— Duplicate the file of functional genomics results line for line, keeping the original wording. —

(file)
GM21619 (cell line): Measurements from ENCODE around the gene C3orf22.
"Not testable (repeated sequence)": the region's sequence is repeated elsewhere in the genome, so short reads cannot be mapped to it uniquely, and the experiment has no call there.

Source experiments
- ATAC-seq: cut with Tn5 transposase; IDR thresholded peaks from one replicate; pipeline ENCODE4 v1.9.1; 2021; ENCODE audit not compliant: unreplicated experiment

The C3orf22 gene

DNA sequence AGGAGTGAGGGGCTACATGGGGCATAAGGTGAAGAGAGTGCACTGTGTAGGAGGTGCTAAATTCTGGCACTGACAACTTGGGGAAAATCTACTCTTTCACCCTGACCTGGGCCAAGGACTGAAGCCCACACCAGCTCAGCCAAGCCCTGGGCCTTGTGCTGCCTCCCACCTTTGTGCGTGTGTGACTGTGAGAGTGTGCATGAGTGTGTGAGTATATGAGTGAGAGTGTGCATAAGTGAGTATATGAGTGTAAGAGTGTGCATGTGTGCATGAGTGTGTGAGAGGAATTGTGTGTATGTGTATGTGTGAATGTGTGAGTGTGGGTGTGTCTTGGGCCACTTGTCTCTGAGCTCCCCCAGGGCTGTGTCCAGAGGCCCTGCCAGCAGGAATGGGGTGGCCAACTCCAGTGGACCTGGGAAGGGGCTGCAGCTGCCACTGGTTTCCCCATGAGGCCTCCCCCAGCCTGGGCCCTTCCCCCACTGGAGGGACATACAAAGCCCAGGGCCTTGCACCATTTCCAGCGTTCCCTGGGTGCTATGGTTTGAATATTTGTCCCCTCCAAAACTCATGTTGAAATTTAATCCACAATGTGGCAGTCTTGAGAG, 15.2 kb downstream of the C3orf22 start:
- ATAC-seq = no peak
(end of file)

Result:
GM21619 (cell line): Measurements from ENCODE around the gene C3orf22.
"Not testable (repeated sequence)": the region's sequence is repeated elsewhere in the genome, so short reads cannot be mapped to it uniquely, and the experiment has no call there.

Source experiments
- ATAC-seq: cut with Tn5 transposase; IDR thresholded peaks from one replicate; pipeline ENCODE4 v1.9.1; 2021; ENCODE audit not compliant: unreplicated experiment

The C3orf22 gene

DNA sequence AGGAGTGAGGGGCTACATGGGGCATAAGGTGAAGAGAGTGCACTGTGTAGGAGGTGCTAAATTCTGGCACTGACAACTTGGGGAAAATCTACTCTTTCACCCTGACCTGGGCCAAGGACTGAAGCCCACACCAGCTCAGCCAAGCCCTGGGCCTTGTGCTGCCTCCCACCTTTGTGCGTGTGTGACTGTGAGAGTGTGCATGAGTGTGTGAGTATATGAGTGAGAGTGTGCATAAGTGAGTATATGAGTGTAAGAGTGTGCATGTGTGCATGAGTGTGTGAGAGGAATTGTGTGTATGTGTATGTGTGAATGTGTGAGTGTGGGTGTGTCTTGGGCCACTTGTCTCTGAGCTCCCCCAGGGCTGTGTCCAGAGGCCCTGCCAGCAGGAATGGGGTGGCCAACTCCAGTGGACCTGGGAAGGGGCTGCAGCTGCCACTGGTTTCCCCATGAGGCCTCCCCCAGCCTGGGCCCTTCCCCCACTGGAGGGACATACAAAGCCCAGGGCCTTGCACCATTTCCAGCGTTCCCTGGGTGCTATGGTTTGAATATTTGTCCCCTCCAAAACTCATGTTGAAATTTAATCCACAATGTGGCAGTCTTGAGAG, 15.2 kb downstream of the C3orf22 start:
- ATAC-seq = no peak